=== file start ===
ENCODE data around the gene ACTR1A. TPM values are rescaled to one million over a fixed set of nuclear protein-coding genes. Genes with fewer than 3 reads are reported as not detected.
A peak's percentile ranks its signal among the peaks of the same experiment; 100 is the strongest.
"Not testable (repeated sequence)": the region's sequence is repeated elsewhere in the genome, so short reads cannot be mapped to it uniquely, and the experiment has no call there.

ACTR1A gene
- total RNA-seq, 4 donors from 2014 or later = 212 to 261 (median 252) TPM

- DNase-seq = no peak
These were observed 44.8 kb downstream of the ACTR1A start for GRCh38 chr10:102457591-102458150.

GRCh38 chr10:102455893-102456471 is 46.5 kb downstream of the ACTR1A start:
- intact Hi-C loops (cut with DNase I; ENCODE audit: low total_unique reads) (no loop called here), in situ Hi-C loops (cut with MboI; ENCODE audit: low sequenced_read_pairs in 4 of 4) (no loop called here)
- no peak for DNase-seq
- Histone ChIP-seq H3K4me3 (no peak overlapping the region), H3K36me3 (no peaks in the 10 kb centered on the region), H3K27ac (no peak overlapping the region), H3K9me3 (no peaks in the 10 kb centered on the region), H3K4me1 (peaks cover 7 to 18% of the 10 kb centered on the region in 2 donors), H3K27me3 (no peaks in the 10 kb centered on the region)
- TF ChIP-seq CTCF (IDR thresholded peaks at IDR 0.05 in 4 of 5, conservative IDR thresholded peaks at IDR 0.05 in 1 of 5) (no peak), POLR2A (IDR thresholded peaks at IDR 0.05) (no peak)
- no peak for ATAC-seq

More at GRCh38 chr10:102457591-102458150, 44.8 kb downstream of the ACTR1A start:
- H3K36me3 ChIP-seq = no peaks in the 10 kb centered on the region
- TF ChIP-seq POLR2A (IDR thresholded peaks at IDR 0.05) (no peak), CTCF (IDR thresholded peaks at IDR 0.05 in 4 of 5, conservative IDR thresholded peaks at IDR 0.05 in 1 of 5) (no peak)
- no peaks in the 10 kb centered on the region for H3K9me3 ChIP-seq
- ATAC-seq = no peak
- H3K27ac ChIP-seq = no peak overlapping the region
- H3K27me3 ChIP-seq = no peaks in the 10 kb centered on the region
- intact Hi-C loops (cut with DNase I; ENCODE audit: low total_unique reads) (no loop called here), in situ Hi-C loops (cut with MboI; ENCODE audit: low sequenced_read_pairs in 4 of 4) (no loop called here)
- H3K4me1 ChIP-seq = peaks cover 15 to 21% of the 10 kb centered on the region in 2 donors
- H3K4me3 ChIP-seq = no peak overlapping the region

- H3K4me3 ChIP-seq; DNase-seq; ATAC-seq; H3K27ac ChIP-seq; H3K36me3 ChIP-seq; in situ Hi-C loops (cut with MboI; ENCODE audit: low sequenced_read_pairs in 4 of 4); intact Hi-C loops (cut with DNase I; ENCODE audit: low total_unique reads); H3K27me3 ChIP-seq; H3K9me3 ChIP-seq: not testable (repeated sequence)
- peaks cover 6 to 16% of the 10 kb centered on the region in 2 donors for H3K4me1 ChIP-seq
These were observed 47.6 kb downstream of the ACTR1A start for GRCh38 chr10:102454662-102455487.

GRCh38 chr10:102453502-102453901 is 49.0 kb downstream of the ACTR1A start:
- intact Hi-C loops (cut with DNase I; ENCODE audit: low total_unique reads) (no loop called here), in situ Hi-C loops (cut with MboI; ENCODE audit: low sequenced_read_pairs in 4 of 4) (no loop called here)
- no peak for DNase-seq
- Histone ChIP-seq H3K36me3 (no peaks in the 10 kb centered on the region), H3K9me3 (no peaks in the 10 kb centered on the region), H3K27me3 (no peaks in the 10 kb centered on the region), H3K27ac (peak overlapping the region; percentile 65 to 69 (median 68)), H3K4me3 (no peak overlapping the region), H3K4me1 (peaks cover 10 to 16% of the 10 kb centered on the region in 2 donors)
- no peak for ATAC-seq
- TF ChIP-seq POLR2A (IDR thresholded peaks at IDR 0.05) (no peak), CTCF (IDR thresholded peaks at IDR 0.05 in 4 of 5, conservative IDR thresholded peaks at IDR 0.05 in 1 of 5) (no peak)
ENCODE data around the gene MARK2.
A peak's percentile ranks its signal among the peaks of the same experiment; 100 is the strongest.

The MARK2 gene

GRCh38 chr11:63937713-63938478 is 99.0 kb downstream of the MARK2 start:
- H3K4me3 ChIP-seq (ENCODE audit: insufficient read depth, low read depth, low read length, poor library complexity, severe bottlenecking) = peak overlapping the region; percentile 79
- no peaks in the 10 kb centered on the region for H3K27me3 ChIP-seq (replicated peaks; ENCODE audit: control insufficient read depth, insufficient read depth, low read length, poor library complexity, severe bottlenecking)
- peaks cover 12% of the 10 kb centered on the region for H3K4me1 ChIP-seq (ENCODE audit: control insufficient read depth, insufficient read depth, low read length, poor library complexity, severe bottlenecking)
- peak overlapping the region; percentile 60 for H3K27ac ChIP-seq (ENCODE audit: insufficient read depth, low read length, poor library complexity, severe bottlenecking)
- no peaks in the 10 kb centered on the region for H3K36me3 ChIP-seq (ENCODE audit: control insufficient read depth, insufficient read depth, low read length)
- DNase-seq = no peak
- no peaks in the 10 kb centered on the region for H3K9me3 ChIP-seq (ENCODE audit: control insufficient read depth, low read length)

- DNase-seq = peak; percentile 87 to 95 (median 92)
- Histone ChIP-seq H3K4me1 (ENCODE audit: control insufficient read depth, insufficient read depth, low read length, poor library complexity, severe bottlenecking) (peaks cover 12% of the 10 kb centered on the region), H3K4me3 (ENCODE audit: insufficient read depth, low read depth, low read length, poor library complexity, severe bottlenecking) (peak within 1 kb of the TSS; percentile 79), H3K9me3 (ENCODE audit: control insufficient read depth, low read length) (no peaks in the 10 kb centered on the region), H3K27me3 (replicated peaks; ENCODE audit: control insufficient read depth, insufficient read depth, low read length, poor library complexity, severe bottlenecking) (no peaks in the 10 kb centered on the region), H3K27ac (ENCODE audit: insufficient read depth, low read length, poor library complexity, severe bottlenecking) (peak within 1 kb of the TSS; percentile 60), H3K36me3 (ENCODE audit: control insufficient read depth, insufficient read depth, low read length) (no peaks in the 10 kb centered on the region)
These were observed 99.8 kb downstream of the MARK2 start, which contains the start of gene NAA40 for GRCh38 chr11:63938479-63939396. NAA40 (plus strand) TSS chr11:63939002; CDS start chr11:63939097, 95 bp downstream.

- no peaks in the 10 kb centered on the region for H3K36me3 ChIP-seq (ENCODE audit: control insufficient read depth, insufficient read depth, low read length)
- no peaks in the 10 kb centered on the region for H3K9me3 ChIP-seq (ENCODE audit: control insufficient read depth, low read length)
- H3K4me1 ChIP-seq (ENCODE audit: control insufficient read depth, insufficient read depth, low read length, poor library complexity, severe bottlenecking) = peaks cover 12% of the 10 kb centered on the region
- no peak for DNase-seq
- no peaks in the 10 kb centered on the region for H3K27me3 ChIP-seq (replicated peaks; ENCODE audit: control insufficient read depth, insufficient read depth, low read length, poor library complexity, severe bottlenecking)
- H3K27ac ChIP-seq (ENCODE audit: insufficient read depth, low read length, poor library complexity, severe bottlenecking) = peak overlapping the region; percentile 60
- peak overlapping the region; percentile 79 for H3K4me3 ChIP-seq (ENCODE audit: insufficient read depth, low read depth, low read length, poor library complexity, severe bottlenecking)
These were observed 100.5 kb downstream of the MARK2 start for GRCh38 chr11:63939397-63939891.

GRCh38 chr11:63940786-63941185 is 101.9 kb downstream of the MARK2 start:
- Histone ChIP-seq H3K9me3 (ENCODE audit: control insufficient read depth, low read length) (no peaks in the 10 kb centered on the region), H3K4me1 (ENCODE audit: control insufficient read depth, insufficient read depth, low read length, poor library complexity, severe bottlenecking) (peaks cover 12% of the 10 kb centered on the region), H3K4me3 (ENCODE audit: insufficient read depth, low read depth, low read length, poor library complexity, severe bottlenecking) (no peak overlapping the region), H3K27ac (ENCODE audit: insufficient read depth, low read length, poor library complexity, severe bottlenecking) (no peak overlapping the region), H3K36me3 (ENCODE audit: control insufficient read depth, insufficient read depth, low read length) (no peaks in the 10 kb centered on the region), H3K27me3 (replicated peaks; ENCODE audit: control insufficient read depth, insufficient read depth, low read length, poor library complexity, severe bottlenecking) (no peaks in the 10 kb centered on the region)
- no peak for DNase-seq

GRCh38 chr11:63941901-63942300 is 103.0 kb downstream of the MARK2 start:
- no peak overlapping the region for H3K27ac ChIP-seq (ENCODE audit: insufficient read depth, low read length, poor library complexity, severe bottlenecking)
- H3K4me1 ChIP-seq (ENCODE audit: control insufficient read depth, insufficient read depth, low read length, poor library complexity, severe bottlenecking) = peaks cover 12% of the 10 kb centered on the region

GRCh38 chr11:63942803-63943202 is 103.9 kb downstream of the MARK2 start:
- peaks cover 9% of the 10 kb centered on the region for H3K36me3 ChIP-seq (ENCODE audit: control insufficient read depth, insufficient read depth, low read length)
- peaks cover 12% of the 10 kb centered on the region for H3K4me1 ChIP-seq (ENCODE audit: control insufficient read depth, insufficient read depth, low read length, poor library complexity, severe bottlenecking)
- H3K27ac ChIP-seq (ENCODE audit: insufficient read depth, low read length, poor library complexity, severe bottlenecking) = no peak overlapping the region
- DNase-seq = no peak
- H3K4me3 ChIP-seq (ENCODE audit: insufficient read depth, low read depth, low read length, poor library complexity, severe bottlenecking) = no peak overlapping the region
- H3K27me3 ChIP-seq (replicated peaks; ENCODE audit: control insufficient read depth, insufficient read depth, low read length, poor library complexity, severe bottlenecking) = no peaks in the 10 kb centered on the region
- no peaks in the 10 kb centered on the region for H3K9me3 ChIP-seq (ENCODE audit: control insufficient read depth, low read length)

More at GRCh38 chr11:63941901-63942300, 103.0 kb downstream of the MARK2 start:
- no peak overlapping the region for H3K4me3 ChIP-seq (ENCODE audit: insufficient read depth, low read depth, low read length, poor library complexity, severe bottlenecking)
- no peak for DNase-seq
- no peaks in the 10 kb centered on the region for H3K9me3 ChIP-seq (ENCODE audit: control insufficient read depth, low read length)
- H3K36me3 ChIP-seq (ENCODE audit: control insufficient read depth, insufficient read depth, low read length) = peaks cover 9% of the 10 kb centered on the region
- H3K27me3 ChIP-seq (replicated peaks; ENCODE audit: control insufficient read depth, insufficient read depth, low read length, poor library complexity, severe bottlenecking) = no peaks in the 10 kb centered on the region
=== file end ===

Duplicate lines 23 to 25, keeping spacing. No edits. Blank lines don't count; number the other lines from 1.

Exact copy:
- H3K4me3 ChIP-seq = no peak overlapping the region

- H3K4me3 ChIP-seq; DNase-seq; ATAC-seq; H3K27ac ChIP-seq; H3K36me3 ChIP-seq; in situ Hi-C loops (cut with MboI; ENCODE audit: low sequenced_read_pairs in 4 of 4); intact Hi-C loops (cut with DNase I; ENCODE audit: low total_unique reads); H3K27me3 ChIP-seq; H3K9me3 ChIP-seq: not testable (repeated sequence)
- peaks cover 6 to 16% of the 10 kb centered on the region in 2 donors for H3K4me1 ChIP-seq